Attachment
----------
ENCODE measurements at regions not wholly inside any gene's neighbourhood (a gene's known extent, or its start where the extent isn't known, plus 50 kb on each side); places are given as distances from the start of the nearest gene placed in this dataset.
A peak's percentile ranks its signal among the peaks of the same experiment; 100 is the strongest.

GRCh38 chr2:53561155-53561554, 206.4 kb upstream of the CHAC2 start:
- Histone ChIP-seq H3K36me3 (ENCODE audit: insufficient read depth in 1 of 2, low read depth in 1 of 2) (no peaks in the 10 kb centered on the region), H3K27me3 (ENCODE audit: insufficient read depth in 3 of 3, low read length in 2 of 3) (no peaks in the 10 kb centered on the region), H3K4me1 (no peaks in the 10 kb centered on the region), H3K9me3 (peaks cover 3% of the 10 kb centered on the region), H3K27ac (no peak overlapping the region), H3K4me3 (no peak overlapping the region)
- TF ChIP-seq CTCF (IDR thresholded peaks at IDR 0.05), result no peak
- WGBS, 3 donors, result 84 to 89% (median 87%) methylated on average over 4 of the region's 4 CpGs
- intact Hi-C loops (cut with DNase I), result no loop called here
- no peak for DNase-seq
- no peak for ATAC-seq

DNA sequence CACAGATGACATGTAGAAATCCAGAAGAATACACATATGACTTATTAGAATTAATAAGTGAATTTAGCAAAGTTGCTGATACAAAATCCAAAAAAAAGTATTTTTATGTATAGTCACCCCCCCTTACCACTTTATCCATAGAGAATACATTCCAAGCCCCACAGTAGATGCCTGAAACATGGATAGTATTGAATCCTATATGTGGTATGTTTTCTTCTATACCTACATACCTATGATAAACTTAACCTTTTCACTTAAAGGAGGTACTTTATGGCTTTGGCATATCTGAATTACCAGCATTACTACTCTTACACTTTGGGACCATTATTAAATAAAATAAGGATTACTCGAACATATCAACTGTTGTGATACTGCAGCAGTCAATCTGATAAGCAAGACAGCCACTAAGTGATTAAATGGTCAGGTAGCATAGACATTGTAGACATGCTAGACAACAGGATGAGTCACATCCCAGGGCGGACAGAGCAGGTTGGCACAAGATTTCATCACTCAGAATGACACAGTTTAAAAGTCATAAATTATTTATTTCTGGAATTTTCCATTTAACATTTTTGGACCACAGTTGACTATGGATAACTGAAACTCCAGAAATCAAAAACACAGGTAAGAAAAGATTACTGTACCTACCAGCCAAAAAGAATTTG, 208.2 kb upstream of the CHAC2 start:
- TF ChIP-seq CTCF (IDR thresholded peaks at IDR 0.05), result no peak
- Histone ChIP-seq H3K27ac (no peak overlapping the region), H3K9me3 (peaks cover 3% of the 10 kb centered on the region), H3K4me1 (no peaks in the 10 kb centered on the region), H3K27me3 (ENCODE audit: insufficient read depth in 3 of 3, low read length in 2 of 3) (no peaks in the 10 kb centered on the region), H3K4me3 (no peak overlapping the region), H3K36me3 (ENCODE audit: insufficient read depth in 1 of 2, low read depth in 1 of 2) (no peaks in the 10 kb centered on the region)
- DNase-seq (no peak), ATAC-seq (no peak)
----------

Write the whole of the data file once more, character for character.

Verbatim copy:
ENCODE measurements at regions not wholly inside any gene's neighbourhood (a gene's known extent, or its start where the extent isn't known, plus 50 kb on each side); places are given as distances from the start of the nearest gene placed in this dataset.
A peak's percentile ranks its signal among the peaks of the same experiment; 100 is the strongest.

GRCh38 chr2:53561155-53561554, 206.4 kb upstream of the CHAC2 start:
- Histone ChIP-seq H3K36me3 (ENCODE audit: insufficient read depth in 1 of 2, low read depth in 1 of 2) (no peaks in the 10 kb centered on the region), H3K27me3 (ENCODE audit: insufficient read depth in 3 of 3, low read length in 2 of 3) (no peaks in the 10 kb centered on the region), H3K4me1 (no peaks in the 10 kb centered on the region), H3K9me3 (peaks cover 3% of the 10 kb centered on the region), H3K27ac (no peak overlapping the region), H3K4me3 (no peak overlapping the region)
- TF ChIP-seq CTCF (IDR thresholded peaks at IDR 0.05), result no peak
- WGBS, 3 donors, result 84 to 89% (median 87%) methylated on average over 4 of the region's 4 CpGs
- intact Hi-C loops (cut with DNase I), result no loop called here
- no peak for DNase-seq
- no peak for ATAC-seq

DNA sequence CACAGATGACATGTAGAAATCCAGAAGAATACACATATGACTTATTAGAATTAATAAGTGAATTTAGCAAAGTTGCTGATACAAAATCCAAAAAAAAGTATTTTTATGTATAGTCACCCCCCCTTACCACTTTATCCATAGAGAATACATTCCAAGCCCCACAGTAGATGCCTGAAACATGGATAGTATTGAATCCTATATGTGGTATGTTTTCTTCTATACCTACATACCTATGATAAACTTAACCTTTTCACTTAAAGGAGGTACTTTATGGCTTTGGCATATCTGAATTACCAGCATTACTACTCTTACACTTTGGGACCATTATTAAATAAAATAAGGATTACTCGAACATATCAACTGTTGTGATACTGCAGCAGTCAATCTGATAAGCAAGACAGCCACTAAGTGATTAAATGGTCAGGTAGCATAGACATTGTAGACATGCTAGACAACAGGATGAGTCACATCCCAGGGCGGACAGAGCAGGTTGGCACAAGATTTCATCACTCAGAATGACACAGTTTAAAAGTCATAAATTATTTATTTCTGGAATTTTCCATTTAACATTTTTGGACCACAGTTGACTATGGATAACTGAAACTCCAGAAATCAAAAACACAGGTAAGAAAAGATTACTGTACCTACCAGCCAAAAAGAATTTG, 208.2 kb upstream of the CHAC2 start:
- TF ChIP-seq CTCF (IDR thresholded peaks at IDR 0.05), result no peak
- Histone ChIP-seq H3K27ac (no peak overlapping the region), H3K9me3 (peaks cover 3% of the 10 kb centered on the region), H3K4me1 (no peaks in the 10 kb centered on the region), H3K27me3 (ENCODE audit: insufficient read depth in 3 of 3, low read length in 2 of 3) (no peaks in the 10 kb centered on the region), H3K4me3 (no peak overlapping the region), H3K36me3 (ENCODE audit: insufficient read depth in 1 of 2, low read depth in 1 of 2) (no peaks in the 10 kb centered on the region)
- DNase-seq (no peak), ATAC-seq (no peak)